Liberation and salvation in the book of Micah : a South African perspective
Author(s)Mthethwa, Abraham Mthunzi
KeywordsBible. O.T. Micah -- Criticism, interpretation
Liberty (Theology) -- Biblical teaching
Salvation -- Biblical teaching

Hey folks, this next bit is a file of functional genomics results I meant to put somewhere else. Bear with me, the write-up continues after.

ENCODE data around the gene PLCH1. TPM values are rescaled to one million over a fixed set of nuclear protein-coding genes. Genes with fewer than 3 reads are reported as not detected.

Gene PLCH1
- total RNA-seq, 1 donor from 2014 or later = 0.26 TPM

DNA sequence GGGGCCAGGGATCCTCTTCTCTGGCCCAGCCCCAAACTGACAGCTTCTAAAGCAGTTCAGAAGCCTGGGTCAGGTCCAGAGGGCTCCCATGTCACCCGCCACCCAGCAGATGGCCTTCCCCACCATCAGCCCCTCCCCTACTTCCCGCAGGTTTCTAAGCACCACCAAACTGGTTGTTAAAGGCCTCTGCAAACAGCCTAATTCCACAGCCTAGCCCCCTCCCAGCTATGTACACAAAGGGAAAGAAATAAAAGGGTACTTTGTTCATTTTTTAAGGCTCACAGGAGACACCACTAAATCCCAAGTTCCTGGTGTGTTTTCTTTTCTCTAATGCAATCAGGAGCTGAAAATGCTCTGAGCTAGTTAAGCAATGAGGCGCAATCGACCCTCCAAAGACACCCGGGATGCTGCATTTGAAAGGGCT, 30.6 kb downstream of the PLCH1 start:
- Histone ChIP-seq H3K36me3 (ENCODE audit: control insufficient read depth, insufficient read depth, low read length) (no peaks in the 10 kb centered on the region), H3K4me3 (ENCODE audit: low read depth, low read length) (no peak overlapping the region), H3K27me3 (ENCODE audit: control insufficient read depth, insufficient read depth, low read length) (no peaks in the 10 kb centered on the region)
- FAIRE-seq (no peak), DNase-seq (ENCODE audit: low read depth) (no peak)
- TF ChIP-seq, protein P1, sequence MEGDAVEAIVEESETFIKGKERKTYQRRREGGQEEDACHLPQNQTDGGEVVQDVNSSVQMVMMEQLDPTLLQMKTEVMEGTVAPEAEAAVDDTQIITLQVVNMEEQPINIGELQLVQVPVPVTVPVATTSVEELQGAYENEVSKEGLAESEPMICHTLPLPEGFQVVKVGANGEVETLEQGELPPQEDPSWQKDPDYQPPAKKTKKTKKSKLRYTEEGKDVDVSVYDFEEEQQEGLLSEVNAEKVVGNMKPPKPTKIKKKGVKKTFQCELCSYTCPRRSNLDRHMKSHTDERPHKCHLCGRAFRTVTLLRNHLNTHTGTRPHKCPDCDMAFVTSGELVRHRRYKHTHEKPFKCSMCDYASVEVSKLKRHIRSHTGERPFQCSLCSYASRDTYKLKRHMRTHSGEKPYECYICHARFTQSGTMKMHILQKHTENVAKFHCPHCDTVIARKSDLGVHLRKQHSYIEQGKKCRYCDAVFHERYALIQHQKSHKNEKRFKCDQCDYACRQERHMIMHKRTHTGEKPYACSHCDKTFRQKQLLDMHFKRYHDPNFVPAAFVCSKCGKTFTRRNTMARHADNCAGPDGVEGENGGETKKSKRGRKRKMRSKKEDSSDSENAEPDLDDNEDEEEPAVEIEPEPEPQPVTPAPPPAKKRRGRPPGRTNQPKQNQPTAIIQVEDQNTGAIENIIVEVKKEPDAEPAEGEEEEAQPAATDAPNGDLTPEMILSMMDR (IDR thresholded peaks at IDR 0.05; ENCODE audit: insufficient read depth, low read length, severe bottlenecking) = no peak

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The hypothesis of this study is that in order for a society in conflict to become peaceful, real salvation must be obtained after real liberation. The relationship in the book of Micah between liberation, which is the setting free of people from oppression and exploitation, and salvation, which is the setting free of people from guilt and sin, is examined in order to apply the principles to our present-day society. In both eighth century Judah and contemporary South African society, people were excluded from political and economic power and this resulted in class conflict. The historical materialistic approach has been implemented to analyse the eighth century background of the time of the prophet Micah and the text of Micah, as well as that of the contemporary South African situation. By means of this method a careful analysis of the social classes, such as the ruling, middle and exploited classes was made. An exploration of the background of the book of Micah exposes injustices on various levels of society. On the socio-economic level wealthy landowners deprived poor landowners of their birthright because land was an economic resource linked to cultural and religious values. Political leaders as exploiters of the poor maintained the status quo, while religious leaders did not protect the interests of the people, which led to their deprivation of religious education. Social injustices such as oppression and exploitation practised by the king and his officials deprived people of a meaningful life. God replied to the injustices practised by authorities in Judah by imposing judgement on the nation. A remnant, however, was to be brought back. Liberation, therefore, comes through judgement. The purpose of God in allowing Israel to be oppressed and to experience disaster in exile was to put his people in a new relationship with him. In the exile situation liberation and salvation coincide when, on the grounds of setting his people free from sin and guilt, God also liberates them from the burden of the exile. A total change of the attitude of Israel, however, is a prerequisite. The outcome of this process of change is the rebuilding of the country and the nation. As in eighth century Israel, liberation and salvation in the South African situation is a difficult process demanding tremendous effort from everybody involved. On the basis of the principles found in the book of Micah, new direction can be given to this process in order to develop a new relationship between God and his people in South Africa. Christians should take the lead in this process, but should also co-operate with other religious groups and with the government to bring about peaceful change. An attitude of mutual liberation and indulgence (salvation) amongst the people of South Africa, based on the Word of God, is what, in principle, God wants from all South Africans in order to bring about a peaceful society.